What is it?
Less common than tennis elbow, and otherwise known as medial epicondylitis, golfer’s elbow is a painful condition affecting the inner or medial aspect of the joint. This bony lump acts as the attachment site for a group of forearm muscles, which are responsible for flexing the wrist and fingers. These muscles converge to form a common flexor tendon.
Why does it occur?
This condition is often associated with tendon overuse, and subsequent microtrauma within the tissue where it attaches to the outer aspect of the elbow. The normal healing process is altered, and the formation of fibrous tissue ensues. This painful, altered tissue within the tendon makes repeated attempts to heal, leaving further scar tissue.
What are the symptoms?
Irritation of the tendon can cause pain or tenderness around the inner surface of the elbow, or more commonly, at the bony attachment site. This is aggravated during certain movements, such as flexing the forearm or wrist, or repetitive movements involving the tendons, such as using a screwdriver.
How is it diagnosed?
A diagnosis of golfer’s elbow is often confirmed following a thorough medical history and physical examination. Further imaging, such as x-rays, ultrasound or MRI scans, may be used to rule out an alternative diagnosis.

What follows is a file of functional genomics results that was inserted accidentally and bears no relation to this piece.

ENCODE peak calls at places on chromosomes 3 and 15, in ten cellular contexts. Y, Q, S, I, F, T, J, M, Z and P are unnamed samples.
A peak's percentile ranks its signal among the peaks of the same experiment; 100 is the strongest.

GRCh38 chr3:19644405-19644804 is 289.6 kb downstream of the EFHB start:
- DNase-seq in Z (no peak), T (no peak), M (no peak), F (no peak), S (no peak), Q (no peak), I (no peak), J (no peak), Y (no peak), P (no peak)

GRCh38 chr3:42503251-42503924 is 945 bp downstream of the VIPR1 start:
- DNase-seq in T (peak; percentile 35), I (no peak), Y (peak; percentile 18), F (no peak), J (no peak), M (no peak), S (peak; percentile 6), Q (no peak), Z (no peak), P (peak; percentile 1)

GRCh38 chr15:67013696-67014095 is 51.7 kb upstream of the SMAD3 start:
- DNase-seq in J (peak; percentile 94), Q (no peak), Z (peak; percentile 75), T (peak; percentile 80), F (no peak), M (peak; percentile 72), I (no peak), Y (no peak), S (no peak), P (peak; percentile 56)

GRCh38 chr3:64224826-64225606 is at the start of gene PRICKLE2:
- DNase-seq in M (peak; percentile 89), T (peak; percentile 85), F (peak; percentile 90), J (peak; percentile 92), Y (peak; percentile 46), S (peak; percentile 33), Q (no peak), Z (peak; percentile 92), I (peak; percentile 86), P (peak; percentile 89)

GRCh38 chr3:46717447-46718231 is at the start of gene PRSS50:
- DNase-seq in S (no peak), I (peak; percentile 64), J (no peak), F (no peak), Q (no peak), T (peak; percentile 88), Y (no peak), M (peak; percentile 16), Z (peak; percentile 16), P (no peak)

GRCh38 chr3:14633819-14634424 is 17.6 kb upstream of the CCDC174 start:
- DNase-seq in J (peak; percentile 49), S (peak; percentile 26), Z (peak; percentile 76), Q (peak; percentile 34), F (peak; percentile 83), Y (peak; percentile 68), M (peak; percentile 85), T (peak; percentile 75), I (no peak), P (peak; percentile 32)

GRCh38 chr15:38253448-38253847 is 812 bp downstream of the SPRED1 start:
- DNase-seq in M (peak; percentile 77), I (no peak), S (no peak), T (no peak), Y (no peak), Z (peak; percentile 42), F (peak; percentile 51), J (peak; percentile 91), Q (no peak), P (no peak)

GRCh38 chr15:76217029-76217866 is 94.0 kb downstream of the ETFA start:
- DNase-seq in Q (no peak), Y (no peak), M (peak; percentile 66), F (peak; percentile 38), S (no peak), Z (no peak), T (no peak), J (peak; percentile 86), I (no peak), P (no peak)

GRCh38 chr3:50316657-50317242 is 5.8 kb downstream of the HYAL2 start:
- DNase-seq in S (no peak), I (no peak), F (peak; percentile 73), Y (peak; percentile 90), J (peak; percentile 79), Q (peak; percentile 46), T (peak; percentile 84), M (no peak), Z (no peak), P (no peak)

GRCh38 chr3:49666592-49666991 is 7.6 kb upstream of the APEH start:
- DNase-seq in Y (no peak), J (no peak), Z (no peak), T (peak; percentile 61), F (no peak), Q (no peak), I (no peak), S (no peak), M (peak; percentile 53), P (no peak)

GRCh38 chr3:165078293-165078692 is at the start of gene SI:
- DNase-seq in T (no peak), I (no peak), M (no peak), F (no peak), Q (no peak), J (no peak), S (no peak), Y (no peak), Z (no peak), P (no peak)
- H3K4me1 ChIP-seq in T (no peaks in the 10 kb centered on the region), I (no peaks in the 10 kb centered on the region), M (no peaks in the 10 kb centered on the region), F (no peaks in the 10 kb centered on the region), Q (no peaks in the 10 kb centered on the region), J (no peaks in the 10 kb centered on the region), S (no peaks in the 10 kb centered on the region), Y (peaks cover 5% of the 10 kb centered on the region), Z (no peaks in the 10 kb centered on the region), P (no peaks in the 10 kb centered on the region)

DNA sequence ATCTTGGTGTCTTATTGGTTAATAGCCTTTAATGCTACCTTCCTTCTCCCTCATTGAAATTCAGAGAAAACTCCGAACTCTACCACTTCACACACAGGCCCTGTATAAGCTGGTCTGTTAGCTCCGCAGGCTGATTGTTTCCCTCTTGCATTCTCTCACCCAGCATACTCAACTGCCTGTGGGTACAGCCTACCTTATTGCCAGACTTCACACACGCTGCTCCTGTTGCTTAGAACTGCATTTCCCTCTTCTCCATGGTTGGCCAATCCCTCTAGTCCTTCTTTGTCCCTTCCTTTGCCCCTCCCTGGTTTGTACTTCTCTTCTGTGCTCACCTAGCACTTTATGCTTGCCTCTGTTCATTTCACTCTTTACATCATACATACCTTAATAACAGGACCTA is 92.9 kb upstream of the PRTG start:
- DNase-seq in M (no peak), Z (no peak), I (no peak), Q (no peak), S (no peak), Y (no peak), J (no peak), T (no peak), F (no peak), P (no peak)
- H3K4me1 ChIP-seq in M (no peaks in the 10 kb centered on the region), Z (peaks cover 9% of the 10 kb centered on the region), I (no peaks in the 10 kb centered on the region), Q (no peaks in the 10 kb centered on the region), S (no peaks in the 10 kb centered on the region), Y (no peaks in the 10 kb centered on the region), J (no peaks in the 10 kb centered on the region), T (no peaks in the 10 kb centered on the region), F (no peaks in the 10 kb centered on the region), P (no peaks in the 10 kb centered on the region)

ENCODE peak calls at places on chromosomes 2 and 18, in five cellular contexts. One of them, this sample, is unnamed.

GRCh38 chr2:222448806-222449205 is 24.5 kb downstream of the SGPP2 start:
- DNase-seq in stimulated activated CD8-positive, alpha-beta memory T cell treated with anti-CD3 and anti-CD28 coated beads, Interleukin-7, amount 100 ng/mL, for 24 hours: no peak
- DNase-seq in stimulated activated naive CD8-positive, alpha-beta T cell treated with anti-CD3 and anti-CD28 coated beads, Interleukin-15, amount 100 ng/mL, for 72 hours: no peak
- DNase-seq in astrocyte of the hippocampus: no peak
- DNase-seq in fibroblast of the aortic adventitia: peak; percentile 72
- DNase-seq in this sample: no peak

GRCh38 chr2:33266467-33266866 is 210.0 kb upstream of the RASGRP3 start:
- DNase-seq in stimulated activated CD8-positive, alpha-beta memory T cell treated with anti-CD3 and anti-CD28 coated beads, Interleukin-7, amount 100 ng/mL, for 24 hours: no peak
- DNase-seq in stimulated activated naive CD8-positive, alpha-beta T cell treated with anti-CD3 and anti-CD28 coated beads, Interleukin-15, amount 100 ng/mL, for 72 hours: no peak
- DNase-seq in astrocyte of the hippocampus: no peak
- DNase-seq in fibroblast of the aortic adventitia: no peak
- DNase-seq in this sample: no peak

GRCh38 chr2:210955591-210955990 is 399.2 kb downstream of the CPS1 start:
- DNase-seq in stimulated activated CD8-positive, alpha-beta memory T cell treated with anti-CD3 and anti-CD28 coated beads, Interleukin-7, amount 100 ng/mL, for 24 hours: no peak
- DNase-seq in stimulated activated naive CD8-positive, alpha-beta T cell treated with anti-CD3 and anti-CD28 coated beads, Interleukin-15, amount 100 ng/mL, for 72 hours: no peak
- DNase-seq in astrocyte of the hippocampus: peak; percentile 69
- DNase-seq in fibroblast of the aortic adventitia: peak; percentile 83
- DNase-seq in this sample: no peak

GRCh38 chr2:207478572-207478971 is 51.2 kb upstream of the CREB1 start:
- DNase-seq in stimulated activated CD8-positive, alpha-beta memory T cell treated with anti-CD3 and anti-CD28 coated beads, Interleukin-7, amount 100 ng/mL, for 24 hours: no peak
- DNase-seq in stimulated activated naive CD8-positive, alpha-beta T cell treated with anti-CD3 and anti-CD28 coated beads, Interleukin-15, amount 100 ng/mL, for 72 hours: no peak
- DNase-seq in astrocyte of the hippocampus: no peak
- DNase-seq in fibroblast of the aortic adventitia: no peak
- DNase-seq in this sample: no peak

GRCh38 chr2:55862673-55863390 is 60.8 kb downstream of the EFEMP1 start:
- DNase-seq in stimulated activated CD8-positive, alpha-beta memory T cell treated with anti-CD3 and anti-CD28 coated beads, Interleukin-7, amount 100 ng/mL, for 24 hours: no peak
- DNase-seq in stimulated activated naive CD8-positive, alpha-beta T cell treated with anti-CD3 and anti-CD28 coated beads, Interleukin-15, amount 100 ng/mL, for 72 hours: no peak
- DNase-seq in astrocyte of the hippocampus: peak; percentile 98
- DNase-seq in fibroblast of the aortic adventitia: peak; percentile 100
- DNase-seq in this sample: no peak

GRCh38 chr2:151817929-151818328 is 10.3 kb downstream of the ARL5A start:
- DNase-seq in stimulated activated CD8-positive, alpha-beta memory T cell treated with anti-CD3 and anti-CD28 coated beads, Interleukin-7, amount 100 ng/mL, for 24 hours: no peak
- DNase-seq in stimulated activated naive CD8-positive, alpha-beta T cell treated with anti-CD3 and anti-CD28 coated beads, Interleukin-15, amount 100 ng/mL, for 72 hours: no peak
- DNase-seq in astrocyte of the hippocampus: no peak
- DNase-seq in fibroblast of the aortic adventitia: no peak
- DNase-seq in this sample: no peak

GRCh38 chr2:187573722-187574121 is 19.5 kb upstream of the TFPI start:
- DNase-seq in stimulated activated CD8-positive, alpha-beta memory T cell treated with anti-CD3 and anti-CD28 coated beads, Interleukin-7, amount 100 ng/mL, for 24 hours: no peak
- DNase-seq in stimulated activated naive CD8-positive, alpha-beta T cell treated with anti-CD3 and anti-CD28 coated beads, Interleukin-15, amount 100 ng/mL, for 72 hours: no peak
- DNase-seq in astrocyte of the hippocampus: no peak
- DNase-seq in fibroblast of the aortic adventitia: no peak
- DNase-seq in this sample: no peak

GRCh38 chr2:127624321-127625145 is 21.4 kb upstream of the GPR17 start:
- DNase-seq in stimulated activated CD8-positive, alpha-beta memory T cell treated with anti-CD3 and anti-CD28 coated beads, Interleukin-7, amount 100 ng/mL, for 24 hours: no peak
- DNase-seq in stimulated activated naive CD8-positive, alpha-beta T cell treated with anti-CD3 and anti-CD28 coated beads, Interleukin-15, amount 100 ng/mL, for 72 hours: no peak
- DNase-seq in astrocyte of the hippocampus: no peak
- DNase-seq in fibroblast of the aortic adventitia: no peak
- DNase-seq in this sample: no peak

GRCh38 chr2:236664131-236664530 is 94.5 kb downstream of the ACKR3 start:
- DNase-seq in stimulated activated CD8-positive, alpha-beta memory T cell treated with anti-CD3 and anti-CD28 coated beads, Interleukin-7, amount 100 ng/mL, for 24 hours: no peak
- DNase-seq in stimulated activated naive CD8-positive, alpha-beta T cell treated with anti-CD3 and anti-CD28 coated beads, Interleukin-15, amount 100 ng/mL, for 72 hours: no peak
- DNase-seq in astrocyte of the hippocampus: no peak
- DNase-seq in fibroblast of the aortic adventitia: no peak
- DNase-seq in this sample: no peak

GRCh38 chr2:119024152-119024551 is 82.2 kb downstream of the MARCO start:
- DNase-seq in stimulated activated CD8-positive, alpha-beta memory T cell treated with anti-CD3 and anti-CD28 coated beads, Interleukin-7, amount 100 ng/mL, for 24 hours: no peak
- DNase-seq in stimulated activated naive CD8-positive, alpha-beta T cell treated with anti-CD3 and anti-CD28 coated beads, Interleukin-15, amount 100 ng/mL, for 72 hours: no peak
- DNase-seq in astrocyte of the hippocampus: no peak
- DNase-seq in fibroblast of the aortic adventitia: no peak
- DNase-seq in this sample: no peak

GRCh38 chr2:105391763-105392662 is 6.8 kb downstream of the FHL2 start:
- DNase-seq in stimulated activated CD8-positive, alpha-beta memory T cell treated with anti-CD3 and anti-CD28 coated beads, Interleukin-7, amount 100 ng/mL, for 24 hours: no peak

How is it treated?
Most commonly, treatment involves rest, ice and painkillers in the form of anti-inflammatory medications. Arm braces or splints are also known to be effective, particularly alongside physiotherapy. The brace or splint acts to reduce microtrauma at the attachment site, through stretching the forearm flexors.
Steroid injections may be considered, as they are successful in relieving symptoms by reducing local inflammation. They must be followed by a course of physiotherapy in order to reduce the chance of recurrence.
Platelet Rich Plasma (PRP) injections are increasingly being used where other non-invasive treatments have proved ineffective. The solution is extracted from the patient’s own blood, rich in growth factors which act locally to help the tendon to heal.
Surgery is rare, and will be considered only if all other options have been exhausted and there has been no improvement in the condition over a 6 month period. Further imaging and potentially arthroscopy (keyhole surgery) may be needed to rule out any other type of diagnosis.
If it is discovered that the problems you experience are secondary to golfer’s elbow, surgical removal and reattachment of the flexor tendons may be considered. The skin incision will be closed using absorbable stitches and painkillers will be required as you recover. utures and regular analgesia will be required post-operatively. Bandages may be removed after 5 days, but the sticky dressing underneath remains for 2 weeks, until the skin has healed.
The One Orthopaedics team specialists
Consultant Orthopaedic Specialist FRCS (Tr & Orth)